In my youth, I watched a healthy dose of A-Team. Four men who branded as war criminals for a crime they did not commit doing odd jobs for money. Perhaps that is over simplifying things, but it did provide me with tons of fun hours cheering for explosions and witnessing the genius known as Murdoch for my viewing pleasure. Today, we take a look at a film which might be in the vein of what the four guys of A-Team might have been like if they were transported to Africa during the turbulent 60’s. We have today, the film called: The Wild Geese.
A plane flies into London and we find ourselves seated at an airport. Colonel Allen Faulkner (played by Richard Burton) sits at the airport lounge and drinks his whiskey until he is picked up by a driver and transported to a giant white house where a merchant banker Sir Edward Matherson (played by Stewart Granger) lives. Faulkner is met at the door by Matherson’s assistant, Thomas Balfour (played by Barry Foster) and immediately led to the den where the banker is waiting for him.
Matherson tells Faulkner that he may has as much free whiskey as he would like and the Colonel tells a joke about his liver and body being separately buried when he dies. Nobody laughs (including the audience) and they get down to business. Faulkner has a decorated war record but he did have a disastrous effort almost two years ago in the form of one, Julius Limbani (played by Winston Ntshona), an imprisoned leader of a central African country. Matherson’s request is simple, infiltrate Africa, find Limbani and get him back safely before anybody is able to execute him.
Faulkner and Matherson discuss payment and hastily agree to the sums. Faulkner also mentions that he will need a large team and discusses key members with the assistant, Balfour. The first member of this troupe is Shawn Fynn (played by Roger Moore) who will serve as the resident pilot of the group. Unfortunately, it appears that Shawn is working as a currency smuggler and has found himself in the middle of illicit drugs and the local mafia. After an incident where Frynn forces one of the higher members in the mafia to eat his own drugs, contracts are taken out for his life.
Meanwhile, the Colonel pays his old friend, Rafer Janders (played by Richard Harris) a visit. Rafer might have been a brilliant military tactician in the army but he has settled down into a civilian life with his son, Emile (played by Paul Spurrier) and is quite content. As expected, Janders is quite skeptical of the plan and initially wants nothing to do with it. Furthermore, Janders has a trip with his son planned and does not to miss it. But before Faulkner goes, he asks Janders how he would get in and out of Africa.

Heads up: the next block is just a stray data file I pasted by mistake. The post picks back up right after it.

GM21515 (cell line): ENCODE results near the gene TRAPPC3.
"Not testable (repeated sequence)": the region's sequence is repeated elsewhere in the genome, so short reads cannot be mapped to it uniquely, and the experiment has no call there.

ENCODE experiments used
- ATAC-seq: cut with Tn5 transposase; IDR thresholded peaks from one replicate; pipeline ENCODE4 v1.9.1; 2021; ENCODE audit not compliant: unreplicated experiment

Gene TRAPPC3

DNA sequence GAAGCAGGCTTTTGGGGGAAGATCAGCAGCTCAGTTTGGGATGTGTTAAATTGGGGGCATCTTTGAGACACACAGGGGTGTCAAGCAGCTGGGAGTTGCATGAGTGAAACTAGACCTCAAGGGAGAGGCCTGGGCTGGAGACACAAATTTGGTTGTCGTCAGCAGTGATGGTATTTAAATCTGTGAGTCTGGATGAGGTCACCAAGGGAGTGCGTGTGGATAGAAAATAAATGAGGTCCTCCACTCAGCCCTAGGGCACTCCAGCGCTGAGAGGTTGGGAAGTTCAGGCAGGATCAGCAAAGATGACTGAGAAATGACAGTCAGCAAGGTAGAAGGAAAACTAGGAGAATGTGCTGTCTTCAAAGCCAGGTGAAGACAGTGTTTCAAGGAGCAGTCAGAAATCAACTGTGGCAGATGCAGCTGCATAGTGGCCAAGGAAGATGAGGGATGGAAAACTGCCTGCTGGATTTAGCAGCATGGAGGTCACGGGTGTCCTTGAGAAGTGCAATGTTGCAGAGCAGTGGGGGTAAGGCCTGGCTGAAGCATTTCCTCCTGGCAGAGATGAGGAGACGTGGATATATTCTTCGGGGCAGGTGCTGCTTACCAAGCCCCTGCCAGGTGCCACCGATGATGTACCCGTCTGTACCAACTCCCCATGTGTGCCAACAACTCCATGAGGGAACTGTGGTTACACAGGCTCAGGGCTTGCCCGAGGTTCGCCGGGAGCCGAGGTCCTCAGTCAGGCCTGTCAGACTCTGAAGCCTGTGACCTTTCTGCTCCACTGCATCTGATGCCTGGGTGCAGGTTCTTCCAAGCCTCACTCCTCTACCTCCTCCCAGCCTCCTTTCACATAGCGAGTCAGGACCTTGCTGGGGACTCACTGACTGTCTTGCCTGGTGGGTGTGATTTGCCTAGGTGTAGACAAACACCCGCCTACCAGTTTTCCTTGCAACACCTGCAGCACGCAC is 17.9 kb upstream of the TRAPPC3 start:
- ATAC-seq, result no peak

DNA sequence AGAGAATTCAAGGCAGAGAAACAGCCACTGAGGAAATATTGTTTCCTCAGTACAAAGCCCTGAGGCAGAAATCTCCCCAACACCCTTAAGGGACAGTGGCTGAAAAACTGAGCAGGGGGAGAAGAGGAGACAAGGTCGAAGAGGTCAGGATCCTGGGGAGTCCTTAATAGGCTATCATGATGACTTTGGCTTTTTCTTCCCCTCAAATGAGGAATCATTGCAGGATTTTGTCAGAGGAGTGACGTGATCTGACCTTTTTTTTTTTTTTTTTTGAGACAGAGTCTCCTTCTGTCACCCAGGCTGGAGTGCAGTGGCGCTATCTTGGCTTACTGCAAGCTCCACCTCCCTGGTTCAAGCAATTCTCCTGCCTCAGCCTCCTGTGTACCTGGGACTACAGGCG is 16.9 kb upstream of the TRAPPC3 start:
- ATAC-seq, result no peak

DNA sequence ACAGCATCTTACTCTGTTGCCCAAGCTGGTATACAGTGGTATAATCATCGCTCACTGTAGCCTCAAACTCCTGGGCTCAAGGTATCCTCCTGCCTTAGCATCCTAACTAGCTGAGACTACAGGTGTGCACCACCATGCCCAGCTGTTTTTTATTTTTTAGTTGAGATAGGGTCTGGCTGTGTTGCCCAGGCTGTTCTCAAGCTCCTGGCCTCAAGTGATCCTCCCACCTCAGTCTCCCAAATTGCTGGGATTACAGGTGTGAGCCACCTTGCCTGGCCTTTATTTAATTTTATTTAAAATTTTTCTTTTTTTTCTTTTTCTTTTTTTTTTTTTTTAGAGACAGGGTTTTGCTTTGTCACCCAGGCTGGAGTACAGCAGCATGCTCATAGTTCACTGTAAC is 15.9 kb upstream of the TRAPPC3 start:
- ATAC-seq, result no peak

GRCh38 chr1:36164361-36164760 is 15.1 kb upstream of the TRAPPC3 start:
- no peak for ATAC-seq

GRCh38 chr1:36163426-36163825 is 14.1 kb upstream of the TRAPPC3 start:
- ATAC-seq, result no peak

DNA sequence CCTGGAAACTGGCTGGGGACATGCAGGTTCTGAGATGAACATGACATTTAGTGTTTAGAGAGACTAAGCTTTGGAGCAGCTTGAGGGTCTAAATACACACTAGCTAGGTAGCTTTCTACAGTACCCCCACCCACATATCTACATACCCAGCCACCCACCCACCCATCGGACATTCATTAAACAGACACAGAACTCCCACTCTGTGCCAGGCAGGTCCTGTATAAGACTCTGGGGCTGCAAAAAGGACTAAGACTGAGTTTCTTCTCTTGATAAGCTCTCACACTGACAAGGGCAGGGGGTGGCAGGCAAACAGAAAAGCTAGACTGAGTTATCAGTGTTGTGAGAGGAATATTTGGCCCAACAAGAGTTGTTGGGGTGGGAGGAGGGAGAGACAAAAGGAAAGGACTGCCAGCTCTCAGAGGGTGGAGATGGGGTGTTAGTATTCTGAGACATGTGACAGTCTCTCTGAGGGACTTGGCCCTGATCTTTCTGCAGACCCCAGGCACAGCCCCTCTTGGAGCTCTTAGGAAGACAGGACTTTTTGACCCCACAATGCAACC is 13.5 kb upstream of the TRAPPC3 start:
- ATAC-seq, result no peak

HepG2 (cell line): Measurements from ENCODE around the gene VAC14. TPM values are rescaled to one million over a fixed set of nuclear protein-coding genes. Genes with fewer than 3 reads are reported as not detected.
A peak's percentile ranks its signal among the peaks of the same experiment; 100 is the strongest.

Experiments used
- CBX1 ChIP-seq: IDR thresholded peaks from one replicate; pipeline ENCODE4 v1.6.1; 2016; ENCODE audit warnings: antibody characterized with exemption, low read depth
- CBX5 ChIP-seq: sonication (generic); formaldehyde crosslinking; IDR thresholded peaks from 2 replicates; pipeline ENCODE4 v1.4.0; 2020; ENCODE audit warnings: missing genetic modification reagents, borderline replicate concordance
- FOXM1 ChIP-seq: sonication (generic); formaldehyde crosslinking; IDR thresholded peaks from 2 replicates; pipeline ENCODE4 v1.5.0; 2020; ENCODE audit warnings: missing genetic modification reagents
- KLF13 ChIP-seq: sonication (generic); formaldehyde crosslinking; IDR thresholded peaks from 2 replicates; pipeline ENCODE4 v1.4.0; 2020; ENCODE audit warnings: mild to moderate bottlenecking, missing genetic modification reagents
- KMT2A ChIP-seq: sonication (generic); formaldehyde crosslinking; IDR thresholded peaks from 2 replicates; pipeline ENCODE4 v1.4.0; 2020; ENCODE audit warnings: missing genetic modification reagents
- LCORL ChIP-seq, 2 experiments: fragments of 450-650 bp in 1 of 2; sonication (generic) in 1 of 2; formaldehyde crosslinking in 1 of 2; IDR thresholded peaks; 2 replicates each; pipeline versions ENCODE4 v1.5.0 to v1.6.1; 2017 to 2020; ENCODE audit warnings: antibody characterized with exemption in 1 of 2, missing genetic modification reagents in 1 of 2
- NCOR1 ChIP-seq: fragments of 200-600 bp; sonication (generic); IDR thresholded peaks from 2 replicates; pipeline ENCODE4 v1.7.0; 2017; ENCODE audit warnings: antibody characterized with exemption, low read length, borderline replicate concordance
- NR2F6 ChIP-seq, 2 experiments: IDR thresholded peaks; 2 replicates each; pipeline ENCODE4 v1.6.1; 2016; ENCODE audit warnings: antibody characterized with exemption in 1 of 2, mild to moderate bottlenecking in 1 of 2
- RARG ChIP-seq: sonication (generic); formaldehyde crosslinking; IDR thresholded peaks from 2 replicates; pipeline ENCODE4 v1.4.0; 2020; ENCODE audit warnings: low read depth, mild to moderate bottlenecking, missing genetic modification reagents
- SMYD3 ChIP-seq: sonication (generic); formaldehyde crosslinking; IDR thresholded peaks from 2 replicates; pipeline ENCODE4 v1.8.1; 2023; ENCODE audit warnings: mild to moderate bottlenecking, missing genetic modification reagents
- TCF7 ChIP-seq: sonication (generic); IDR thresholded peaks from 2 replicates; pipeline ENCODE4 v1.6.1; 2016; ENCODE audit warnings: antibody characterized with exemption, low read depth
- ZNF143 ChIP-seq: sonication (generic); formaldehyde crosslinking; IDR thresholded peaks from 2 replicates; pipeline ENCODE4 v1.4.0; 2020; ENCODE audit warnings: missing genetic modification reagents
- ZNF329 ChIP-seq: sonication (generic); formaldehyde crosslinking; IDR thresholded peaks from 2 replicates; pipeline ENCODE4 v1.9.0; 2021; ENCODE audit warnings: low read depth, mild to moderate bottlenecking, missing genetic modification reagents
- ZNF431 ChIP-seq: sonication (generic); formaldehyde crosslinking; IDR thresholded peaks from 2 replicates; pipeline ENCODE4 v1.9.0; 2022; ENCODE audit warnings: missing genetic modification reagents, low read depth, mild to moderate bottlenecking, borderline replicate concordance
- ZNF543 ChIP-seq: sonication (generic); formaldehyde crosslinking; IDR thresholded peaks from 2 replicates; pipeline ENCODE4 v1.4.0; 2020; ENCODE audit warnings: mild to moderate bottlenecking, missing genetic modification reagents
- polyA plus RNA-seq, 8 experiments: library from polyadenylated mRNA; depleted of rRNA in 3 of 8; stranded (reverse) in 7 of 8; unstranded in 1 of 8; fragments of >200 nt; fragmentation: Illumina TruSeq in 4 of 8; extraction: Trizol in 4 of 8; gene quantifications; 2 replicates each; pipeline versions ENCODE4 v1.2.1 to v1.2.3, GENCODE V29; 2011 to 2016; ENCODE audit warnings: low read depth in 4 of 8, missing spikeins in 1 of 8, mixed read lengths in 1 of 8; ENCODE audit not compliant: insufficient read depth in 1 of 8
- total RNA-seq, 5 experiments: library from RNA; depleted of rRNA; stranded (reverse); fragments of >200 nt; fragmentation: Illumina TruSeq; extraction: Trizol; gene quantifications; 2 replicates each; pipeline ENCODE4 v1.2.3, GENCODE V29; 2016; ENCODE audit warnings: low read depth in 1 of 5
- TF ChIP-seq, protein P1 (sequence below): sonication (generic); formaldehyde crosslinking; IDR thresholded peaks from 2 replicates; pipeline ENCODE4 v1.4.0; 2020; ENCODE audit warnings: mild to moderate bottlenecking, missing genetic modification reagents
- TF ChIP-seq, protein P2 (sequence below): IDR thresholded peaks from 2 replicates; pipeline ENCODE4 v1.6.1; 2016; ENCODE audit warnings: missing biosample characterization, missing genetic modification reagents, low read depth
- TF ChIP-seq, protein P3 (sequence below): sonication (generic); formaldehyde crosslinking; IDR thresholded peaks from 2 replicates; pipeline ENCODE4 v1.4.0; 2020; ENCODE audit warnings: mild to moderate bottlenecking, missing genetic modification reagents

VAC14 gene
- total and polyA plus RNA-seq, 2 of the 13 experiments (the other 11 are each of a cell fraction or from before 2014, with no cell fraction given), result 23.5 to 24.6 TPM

Somehow through careful conversation, Faulkner is able to convince Rafer to join his cause promising him time with his son first. However, Janders and Frynn only represent a small portion of this fifty member troupe. Faulkner has some other people in mind including Pieter Coetzee (played by Hardy Kruger), a special forces operator and Sandy Young (played by Jack Watson), who will serve as the troupe’s drill sergeant. With the team in place, the training time will be short for what will turn out to be the deadliest missions of their lives.
The movie starts out as an interesting mercenary film. Faulkner gets his little troupe together full of characters and personalities. Richard Burton who plays Faulkner oozes personality and charm and certainly carries this film. Furthermore, Roger Moore plays a fine second fiddle and could have honestly been the lead in this film with his elegant persona. Richard Harris also lays a capable hand despite some questionable choices on his part in the beginning of the film. But somewhere this film just decides to lose its character and go straight into killing a bunch of African military types.
It is a brutal film, I get that and the old Rambo mentality is in full effect when a small troupe can take out group after group of African military goons. But something about a plethora of 60+ year old men taking out men in their prime with barely lifting a finger is pretty laughable. Furthermore, if one was to look honestly at this film in this day and age, it would reek of racism. Sure it was a different time, but this film was made in the late seventies not the earlier part of the century and it’s a hard film to watch at times. We won’t even spend time in this review to go over the ridiculous attempt at a happy ending.
Wild Geese did pretty well in Britain as expected but was something of a dismal failure here in America thanks to the collapse of distributor Allied Artists. The film also met with much controversy because this was actually filmed in South Africa during the apartheid regime. It is the kind of film unfortunately for those retirees who are stuck between watching episodes of 60 minutes and Bonanza and cannot decide on either. For those people, sure I will recommend the movie but for the others I would just say to stay away. Enjoy something else, kids.